Tuesday, 23 July 2024
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Better Protections for Pregnant Workers Under Landmark Discrimination Law

President Joe Biden signed the Pregnant Workers Fairness Act (PWFA) into law in December, giving employees the legal right to request “reasonable accommodation” for pregnancy, childbirth, and associated medical issues.

It is anticipated that this policy change will benefit 2.8 million workers every year. According to the law, employees who are pregnant or just gave birth may be entitled to benefits like lighter workloads, riskier tasks, flexible scheduling, longer breaks, closer parking spots, roomier uniforms, bed rest time off, and remote work possibilities.

Protections for Pregnant Workers

Employers are obligated to have sincere conversations with workers who request reasonable accommodations to understand their needs and find solutions. Employers are not permitted to withhold job chances due to a requirement for accommodation, demand forced to leave when there are other options, take adverse action in response to complaints of discrimination, or interfere with PWFA rights.

With one exception, employers may request an exception if accommodating a pregnant or postpartum worker would result in excessive hardship, significant difficulty, or expense. The rule applies to private and public sector employers with a minimum of 15 employees.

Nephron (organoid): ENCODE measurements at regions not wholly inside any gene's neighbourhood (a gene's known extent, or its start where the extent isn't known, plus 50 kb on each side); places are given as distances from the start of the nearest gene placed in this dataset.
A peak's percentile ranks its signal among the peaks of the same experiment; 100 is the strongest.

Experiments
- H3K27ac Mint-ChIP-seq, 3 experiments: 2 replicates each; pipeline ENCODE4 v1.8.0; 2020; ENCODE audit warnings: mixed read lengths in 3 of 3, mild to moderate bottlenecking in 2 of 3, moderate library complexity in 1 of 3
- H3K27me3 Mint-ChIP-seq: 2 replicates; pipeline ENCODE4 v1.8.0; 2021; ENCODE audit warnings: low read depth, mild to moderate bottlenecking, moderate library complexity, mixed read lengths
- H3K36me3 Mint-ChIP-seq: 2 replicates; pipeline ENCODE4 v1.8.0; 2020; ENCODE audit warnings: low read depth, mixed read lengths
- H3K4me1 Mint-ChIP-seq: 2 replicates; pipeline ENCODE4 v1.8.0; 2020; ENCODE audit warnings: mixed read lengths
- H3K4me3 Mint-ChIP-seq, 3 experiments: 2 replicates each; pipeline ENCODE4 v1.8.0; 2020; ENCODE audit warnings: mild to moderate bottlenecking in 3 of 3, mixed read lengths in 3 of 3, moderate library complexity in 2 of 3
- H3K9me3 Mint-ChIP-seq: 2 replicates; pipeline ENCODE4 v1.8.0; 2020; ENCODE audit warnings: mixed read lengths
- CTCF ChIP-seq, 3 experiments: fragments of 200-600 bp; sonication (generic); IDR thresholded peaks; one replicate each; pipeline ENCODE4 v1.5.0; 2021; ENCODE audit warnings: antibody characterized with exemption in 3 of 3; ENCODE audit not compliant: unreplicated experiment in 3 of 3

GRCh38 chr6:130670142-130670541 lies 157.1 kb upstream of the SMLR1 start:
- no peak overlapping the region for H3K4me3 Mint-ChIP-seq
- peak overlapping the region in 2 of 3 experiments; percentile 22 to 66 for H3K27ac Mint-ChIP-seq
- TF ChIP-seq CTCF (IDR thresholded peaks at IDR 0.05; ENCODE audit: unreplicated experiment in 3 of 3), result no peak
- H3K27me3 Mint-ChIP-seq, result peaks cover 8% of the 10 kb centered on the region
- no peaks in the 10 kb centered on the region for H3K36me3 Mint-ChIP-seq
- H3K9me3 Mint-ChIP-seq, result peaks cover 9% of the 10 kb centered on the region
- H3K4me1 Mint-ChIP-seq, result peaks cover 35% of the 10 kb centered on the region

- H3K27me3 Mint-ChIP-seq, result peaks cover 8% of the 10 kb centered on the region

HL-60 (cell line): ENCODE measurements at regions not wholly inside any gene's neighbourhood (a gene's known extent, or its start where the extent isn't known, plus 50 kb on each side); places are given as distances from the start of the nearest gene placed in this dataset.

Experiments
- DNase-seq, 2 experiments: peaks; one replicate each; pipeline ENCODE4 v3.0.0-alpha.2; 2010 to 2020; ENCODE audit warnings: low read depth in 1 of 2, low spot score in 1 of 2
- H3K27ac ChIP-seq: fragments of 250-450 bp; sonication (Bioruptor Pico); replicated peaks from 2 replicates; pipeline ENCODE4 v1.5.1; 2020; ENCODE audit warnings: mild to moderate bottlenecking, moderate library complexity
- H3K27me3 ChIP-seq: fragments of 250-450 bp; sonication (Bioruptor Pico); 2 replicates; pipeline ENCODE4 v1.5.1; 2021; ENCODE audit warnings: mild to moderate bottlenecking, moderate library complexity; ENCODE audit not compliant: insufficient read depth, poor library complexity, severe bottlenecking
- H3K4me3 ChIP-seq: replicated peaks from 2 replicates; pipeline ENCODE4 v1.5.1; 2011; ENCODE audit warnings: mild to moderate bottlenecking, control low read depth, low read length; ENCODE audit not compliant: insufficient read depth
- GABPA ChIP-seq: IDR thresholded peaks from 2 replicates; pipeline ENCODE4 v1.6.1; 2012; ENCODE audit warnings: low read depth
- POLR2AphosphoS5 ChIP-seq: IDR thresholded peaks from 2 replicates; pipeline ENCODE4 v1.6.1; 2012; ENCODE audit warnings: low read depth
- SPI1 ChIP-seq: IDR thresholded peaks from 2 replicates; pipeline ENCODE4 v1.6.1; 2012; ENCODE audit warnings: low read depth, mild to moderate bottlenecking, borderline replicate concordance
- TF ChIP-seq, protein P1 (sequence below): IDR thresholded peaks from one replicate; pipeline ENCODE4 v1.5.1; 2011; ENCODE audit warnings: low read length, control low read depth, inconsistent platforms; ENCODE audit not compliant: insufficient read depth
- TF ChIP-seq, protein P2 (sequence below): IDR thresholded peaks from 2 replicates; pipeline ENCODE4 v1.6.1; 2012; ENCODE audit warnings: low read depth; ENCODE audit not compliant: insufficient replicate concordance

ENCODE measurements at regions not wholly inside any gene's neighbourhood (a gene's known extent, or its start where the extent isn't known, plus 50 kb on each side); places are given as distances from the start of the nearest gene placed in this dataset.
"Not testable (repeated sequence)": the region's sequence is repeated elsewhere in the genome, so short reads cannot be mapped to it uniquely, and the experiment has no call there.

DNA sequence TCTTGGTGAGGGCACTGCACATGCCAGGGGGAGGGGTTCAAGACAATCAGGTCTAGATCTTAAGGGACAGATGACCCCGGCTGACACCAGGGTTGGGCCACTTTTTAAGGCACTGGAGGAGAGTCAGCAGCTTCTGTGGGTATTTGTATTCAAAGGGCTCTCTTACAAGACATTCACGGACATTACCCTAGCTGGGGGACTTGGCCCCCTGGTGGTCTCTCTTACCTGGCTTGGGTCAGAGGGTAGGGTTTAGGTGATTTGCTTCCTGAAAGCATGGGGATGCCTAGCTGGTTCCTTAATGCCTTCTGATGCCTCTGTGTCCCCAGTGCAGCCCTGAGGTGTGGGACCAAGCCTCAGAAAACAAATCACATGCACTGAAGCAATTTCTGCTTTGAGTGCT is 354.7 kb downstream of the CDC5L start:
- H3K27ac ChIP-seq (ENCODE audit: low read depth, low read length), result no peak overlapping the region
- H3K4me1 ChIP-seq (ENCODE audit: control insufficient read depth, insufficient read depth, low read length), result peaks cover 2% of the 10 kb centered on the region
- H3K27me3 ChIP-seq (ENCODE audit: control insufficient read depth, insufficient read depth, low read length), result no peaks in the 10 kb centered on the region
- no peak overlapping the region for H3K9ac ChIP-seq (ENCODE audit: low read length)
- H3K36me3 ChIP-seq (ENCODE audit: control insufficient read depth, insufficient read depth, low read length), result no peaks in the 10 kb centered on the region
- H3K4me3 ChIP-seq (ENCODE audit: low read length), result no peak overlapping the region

• Biden signs PWFA, granting employees reasonable accommodation rights.
  • Employers must have sincere conversations with workers, and avoid withholding job opportunities, discrimination, or interference.
  • PWFA addresses legal protection for employees seeking medical accommodations.

The EEOC will release implementation-related recommendations by the end of this year and will welcome feedback from the general public.

Before the PWFA, employees who needed pregnancy-related accommodations due to a medical condition lacked legal protection and frequently had to quit their positions, which put them in a precarious financial situation.

According to the EEOC, 23% of moms thought about quitting their jobs because of insufficient accommodations or apprehension about discrimination during pregnancy.

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